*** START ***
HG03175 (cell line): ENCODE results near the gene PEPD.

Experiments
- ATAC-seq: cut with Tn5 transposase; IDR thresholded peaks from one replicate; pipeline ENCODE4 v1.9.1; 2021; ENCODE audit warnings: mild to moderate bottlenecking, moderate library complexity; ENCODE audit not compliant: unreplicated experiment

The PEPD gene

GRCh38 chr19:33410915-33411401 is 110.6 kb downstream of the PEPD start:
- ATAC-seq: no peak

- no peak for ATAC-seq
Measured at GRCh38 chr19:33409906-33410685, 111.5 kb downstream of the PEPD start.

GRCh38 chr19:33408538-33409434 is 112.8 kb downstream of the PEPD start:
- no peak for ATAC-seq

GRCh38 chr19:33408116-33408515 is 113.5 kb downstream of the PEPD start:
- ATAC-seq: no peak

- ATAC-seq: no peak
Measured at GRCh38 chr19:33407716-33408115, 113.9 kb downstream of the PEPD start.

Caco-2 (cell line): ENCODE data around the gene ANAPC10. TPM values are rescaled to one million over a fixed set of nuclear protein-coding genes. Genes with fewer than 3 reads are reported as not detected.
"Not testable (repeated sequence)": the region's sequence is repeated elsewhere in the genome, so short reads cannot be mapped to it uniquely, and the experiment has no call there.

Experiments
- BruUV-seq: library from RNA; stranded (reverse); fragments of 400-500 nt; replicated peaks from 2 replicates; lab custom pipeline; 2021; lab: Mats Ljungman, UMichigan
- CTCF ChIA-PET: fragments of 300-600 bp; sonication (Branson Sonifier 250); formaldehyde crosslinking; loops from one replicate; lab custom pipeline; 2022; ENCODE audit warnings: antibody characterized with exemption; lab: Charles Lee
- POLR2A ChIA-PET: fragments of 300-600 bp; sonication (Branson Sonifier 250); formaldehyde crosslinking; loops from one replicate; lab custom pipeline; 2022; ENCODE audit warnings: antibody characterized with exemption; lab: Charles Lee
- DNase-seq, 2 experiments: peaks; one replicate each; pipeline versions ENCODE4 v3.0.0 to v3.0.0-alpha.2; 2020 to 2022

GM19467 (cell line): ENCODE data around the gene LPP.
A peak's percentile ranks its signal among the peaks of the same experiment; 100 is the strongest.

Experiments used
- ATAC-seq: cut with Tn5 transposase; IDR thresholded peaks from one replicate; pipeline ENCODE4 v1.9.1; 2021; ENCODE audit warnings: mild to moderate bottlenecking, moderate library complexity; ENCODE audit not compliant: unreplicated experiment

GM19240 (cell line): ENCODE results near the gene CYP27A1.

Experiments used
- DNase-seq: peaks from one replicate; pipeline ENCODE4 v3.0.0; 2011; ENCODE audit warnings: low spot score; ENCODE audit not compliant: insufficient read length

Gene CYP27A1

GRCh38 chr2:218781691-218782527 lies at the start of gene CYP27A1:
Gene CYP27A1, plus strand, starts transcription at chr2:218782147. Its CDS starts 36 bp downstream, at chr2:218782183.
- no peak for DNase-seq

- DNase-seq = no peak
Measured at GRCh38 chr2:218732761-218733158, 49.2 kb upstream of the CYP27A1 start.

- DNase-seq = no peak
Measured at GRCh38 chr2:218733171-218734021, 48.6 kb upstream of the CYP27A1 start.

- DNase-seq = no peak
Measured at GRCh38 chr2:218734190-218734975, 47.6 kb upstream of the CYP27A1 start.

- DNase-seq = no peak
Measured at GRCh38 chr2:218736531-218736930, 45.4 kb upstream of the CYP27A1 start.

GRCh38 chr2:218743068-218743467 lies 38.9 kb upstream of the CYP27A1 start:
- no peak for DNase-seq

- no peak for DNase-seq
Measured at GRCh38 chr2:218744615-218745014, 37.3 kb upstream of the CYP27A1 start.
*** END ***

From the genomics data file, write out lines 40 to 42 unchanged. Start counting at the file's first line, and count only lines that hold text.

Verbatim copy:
Measured at GRCh38 chr2:218736531-218736930, 45.4 kb upstream of the CYP27A1 start.

GRCh38 chr2:218743068-218743467 lies 38.9 kb upstream of the CYP27A1 start:
- no peak for DNase-seq